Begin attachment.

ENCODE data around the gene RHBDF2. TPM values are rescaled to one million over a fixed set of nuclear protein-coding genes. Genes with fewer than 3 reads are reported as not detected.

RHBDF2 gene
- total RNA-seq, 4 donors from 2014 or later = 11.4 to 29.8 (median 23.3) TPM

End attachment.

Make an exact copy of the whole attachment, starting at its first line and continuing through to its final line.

ENCODE data around the gene RHBDF2. TPM values are rescaled to one million over a fixed set of nuclear protein-coding genes. Genes with fewer than 3 reads are reported as not detected.

RHBDF2 gene
- total RNA-seq, 4 donors from 2014 or later = 11.4 to 29.8 (median 23.3) TPM